Thoughts on Second Amendment Incorporation
By way of response to Steve’s earlier post…There are a number of issues at play here.
0. Federal v. State: the reason the Second Amendment doesn’t specify “who would regulate that right” is because no such specification was necessary. The Bill of Rights was drafted to be a bulwark against federal – not state – overreaching. To anyone in the early Republic, it was self-evident that the Second (and all the others) were addressed to Congress, not the states.
1a. Congress v. Supreme Court: Ultimately, what you’re asking here is whose interpretation of the Constitution is final – Congress’s, or the Supreme Court’s? Some (e.g., Pournelle) have argued for Congress. The Supremes, of course, favor themselves; in Boerne v. Flores, they rejected the notion that Congress could (effectively) impose, via statute, a binding definition of the Fourteenth Amendment pursuant to Sec. 5 thereof. Who’s right? Depends on your views re. proper constitutional interpretation, separation/balance of powers, federal v. states rights, etc.
1b. Constitutional mud-wrestling: That said, final power under the Constitution does of indeed rest w/ the political branches, since Congress could theoretically keep impeaching recalcitrant judges until the Judiciary got the message.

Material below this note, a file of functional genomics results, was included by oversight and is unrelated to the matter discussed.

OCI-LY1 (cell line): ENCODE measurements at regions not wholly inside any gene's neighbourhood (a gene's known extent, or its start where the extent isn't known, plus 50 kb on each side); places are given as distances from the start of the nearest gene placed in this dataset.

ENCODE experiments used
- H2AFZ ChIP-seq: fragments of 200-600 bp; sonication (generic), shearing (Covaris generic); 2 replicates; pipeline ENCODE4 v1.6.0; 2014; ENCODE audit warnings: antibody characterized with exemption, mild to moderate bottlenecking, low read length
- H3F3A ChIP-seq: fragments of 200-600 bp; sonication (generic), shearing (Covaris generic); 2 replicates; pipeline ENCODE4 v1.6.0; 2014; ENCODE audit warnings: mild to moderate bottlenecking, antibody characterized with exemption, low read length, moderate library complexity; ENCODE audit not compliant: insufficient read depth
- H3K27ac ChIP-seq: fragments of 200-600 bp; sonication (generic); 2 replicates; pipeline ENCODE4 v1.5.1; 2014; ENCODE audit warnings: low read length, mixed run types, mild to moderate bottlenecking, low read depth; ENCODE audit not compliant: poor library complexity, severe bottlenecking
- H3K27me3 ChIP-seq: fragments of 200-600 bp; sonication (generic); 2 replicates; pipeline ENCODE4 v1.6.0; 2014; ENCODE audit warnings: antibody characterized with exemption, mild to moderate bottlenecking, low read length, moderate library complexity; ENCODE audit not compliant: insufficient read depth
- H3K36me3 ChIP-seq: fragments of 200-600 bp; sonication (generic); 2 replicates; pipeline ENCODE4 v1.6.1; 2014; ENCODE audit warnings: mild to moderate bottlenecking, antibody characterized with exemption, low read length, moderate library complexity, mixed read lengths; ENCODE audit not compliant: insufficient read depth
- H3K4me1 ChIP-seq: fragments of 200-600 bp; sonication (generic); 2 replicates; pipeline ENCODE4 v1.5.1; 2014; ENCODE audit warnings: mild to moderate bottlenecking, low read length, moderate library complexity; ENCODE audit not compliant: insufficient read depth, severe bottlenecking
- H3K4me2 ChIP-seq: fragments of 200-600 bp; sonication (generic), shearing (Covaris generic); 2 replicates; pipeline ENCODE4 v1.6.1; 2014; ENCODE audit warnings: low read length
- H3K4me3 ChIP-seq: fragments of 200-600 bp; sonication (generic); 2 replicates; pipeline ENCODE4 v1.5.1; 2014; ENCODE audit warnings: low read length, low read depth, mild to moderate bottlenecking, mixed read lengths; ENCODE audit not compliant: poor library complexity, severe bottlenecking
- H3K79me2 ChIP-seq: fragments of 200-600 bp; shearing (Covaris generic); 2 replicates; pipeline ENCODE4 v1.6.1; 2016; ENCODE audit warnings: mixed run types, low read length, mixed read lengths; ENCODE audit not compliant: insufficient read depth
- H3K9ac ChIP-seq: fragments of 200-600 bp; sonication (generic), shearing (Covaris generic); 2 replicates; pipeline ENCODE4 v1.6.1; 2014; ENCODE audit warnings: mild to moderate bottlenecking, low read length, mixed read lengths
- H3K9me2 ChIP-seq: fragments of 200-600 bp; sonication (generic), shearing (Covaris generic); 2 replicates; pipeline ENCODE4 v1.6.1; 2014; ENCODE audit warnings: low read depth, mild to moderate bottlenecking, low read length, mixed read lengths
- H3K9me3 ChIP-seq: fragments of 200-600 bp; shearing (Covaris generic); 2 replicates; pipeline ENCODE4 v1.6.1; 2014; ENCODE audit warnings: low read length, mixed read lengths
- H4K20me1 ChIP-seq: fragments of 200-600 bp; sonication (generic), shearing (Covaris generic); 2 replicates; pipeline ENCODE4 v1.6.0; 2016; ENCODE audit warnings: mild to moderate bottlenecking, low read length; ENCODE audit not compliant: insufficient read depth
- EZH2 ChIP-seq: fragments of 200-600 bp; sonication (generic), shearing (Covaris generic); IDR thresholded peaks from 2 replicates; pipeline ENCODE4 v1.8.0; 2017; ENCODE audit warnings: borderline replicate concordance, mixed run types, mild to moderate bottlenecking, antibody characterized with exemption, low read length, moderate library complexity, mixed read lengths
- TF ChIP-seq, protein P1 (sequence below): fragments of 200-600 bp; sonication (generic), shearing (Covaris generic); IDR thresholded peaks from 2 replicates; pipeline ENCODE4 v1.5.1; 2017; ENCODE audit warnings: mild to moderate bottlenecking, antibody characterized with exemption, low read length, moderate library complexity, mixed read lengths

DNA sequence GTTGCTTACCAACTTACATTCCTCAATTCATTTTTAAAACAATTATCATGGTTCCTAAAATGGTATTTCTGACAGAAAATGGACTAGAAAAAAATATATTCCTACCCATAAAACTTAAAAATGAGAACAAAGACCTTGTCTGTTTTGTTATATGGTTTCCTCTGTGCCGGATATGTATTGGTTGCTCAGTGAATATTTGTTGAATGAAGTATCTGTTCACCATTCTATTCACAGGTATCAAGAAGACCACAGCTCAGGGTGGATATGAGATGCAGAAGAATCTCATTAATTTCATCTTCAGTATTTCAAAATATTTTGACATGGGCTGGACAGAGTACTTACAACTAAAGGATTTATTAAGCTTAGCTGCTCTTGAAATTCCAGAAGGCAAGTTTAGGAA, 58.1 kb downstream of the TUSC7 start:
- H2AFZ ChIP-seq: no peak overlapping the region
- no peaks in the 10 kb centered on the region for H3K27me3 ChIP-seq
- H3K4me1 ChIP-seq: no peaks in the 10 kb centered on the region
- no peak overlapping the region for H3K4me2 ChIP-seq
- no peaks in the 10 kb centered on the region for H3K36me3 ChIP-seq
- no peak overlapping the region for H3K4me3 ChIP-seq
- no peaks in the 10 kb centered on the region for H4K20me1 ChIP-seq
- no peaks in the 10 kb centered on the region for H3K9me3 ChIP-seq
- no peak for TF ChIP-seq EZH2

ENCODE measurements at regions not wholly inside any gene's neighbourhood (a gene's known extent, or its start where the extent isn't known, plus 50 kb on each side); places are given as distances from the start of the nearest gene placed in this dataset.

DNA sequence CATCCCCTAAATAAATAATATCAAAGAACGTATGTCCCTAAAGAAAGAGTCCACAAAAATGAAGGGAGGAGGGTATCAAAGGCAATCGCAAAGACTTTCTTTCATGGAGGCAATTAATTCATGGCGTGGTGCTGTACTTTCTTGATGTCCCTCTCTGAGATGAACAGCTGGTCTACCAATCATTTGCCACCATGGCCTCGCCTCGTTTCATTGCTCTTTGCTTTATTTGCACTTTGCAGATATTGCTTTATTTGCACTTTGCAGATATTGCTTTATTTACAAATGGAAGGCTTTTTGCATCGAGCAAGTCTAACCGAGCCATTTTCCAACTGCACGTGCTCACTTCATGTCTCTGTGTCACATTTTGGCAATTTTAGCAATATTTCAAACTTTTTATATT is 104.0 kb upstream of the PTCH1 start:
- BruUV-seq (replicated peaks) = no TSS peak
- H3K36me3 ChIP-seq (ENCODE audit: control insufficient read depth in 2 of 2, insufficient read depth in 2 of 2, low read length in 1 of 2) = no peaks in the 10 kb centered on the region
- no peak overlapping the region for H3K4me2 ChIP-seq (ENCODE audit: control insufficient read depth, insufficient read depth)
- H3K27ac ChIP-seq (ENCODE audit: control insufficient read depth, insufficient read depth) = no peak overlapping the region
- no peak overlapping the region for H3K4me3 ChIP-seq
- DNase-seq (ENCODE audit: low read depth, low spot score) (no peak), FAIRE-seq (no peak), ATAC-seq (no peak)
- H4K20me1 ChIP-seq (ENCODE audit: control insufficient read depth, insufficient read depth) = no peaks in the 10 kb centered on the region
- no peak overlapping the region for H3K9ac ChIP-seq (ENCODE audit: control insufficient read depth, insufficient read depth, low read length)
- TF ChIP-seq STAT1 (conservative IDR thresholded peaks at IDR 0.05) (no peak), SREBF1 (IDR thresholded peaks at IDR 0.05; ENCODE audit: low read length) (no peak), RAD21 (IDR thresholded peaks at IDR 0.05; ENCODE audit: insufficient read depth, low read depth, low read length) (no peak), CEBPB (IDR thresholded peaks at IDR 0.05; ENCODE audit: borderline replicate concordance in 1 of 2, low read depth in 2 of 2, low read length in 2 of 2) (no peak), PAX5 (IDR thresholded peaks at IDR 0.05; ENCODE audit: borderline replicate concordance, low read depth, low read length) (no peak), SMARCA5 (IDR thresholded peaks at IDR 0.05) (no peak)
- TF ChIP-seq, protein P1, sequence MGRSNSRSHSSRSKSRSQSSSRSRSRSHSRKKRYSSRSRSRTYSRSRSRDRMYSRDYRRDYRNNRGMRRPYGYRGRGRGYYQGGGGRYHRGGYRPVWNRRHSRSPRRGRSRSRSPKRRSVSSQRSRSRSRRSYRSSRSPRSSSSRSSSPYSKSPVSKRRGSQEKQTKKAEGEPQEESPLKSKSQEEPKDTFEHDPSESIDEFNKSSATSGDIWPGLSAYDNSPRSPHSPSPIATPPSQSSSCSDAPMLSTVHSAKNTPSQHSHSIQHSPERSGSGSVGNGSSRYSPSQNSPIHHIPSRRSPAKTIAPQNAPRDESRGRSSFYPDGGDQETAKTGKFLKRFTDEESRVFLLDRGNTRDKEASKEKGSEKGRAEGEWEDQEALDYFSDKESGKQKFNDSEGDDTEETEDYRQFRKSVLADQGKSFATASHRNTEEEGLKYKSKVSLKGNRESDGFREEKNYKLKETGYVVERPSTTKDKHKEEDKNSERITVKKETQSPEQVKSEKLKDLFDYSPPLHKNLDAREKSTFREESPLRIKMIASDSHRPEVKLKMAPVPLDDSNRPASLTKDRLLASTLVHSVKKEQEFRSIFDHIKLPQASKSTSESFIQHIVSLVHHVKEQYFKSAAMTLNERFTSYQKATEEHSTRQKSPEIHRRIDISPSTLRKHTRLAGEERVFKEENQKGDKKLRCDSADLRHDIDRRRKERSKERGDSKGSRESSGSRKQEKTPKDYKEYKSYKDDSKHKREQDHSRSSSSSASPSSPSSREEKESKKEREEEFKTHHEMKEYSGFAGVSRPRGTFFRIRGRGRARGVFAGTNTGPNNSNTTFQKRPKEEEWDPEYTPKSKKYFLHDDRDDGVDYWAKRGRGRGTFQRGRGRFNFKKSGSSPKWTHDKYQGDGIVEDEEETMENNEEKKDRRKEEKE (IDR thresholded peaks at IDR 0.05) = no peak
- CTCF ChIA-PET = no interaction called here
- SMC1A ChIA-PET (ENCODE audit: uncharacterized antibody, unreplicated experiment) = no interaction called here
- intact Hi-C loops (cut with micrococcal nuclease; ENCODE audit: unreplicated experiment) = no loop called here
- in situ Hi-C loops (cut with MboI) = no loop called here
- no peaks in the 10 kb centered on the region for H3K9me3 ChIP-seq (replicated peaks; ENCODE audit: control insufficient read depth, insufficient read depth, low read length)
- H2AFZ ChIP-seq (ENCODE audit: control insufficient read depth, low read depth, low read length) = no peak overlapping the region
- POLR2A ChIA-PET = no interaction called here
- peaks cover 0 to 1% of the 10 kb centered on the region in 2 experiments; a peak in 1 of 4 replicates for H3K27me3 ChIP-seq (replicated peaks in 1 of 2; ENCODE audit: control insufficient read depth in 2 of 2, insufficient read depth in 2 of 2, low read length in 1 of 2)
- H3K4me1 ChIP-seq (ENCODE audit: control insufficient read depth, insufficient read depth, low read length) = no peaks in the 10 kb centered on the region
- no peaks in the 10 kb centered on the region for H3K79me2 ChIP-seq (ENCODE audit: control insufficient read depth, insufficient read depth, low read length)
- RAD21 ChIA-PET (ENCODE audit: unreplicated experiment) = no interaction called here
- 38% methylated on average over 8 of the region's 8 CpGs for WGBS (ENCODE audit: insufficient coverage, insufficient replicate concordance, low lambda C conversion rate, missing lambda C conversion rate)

2. There’s also the issue of original meaning, which encompasses a couple of related questions.
2a. One question is whether the original public meaning of Sec. 1 of the Fourteenth “incorporates” the Bill of Rights (i.e., renders the Bill of Rights applicable to the states). Over the decades, this question has generated a small cottage industry among con-lawyers, which has, alas, failed to produce any definitive answer.
2b. Another question is whether, regardless of the answer to 2a, RKBA is among whatever rights _are_ encompassed by the original public meaning of “privileges or immunities” and/or “life, liberty, or property” as used in the Fourteenth. I’m not too clear regarding the state of that debate.
3. There’s also the question of precedent. Over the years the Supreme Court has “selectively incorporated” much of the Bill of Rights via the Fourteenth’s Due Process Clause. In view of this case law, it stands to reason that, if the Second Amendment does indeed protect an individual right, that right would be applicable to the states. This was the logic followed by the 9th Circuit in its recent ruling in Nordyke v. King (195 KB PDF).
4. Aside: Eugene Volokh had a very interesting article (687 KB PDF) recently regarding the practicalities of turning the Second Amendment into constitutional caselaw. See also here for excerpts from that hundred-page monster.